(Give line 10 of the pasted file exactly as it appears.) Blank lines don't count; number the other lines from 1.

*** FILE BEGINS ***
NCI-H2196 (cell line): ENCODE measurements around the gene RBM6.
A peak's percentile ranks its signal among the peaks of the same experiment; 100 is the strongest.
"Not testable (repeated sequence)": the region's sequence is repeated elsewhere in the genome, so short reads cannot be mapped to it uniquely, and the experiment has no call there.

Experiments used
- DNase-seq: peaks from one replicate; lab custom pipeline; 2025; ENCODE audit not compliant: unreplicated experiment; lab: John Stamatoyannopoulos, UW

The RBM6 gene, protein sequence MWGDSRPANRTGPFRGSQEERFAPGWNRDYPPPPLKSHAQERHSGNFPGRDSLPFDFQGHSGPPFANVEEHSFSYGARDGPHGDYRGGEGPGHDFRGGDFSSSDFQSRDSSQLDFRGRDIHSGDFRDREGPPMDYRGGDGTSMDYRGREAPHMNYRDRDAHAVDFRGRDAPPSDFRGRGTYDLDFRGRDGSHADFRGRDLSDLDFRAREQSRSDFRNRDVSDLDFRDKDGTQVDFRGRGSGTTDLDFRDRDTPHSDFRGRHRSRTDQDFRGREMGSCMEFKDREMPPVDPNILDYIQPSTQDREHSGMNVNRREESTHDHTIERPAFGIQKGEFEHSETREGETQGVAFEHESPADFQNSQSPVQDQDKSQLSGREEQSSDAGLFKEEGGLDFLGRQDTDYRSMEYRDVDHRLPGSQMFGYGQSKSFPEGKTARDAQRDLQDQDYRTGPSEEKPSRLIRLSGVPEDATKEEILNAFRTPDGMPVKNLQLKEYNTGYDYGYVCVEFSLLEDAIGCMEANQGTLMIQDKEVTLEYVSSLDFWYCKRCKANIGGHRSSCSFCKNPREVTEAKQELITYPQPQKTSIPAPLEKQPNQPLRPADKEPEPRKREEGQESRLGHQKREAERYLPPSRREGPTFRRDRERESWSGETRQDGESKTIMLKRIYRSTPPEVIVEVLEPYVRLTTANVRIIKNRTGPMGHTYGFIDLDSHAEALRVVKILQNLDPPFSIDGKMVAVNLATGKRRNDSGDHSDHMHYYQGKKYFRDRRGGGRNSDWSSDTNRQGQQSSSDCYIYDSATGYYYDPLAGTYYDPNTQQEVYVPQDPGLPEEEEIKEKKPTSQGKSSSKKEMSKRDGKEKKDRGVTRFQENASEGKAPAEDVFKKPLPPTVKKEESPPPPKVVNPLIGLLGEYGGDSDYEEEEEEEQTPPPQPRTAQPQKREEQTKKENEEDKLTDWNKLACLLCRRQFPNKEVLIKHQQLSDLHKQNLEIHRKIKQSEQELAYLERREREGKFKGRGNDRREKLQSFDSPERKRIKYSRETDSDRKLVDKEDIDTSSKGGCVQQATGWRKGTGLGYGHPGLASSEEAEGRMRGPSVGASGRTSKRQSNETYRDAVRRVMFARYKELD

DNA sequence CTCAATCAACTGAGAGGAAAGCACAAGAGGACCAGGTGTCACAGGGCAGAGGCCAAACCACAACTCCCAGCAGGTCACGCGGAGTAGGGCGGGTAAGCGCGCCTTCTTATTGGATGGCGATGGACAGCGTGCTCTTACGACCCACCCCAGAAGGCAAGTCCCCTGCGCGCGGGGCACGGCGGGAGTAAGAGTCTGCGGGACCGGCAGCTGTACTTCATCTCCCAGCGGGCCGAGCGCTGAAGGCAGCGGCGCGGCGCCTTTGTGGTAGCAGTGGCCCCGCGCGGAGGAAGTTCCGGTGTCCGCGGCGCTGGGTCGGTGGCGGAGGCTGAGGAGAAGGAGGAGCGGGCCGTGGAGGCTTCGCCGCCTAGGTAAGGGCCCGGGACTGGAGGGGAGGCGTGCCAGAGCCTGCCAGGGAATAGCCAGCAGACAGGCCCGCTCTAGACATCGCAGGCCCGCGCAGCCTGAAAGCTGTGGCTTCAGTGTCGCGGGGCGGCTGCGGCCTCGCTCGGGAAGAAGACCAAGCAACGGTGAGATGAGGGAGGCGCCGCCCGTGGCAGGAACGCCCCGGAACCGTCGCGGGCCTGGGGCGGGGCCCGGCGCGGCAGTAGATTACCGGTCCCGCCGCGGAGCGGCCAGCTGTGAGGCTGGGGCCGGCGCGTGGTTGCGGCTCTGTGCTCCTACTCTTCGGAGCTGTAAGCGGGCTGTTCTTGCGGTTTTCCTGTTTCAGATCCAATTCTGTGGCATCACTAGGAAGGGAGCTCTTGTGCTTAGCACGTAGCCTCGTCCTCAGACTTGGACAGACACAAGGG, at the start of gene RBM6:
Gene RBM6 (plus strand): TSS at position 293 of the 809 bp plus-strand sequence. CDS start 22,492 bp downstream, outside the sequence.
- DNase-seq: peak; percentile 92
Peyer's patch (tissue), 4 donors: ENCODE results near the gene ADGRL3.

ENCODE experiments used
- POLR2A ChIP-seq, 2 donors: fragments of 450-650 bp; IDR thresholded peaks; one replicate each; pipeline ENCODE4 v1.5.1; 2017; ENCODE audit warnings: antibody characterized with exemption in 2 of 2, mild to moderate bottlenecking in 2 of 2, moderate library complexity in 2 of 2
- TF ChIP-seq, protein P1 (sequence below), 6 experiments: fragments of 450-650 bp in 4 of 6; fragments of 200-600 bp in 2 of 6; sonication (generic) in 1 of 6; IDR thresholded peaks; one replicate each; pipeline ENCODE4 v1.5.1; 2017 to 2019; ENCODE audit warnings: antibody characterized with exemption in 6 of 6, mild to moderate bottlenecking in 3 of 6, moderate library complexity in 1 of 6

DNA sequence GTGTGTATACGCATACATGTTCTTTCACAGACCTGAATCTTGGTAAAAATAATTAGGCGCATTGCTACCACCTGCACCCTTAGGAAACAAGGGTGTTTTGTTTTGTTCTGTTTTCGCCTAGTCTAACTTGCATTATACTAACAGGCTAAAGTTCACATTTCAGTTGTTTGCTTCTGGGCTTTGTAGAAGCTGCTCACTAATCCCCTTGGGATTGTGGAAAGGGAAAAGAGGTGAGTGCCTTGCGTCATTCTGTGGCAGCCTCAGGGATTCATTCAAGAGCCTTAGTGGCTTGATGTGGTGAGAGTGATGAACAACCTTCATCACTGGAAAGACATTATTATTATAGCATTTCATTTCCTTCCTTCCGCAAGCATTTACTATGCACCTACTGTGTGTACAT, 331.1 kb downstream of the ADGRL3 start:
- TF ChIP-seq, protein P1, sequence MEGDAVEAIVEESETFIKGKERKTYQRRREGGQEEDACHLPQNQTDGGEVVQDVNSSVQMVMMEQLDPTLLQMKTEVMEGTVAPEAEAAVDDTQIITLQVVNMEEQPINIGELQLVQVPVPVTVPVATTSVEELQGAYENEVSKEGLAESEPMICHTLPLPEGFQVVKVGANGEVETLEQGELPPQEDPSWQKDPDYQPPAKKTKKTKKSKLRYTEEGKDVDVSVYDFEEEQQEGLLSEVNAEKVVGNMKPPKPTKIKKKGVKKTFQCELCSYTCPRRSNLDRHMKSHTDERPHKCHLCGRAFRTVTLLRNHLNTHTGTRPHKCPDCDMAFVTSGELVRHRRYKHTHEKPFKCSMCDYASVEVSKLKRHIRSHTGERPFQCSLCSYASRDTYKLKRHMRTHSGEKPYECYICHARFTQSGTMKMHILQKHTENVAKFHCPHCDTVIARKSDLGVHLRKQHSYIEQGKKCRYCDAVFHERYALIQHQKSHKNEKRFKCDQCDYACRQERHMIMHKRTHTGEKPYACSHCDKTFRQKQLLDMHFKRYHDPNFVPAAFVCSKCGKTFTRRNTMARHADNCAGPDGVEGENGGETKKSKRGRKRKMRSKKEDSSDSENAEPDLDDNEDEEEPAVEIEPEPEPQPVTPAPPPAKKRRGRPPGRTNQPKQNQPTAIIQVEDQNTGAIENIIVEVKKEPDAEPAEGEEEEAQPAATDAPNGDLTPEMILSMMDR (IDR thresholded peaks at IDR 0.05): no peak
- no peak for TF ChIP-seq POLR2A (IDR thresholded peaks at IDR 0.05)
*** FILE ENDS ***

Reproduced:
Peyer's patch (tissue), 4 donors: ENCODE results near the gene ADGRL3.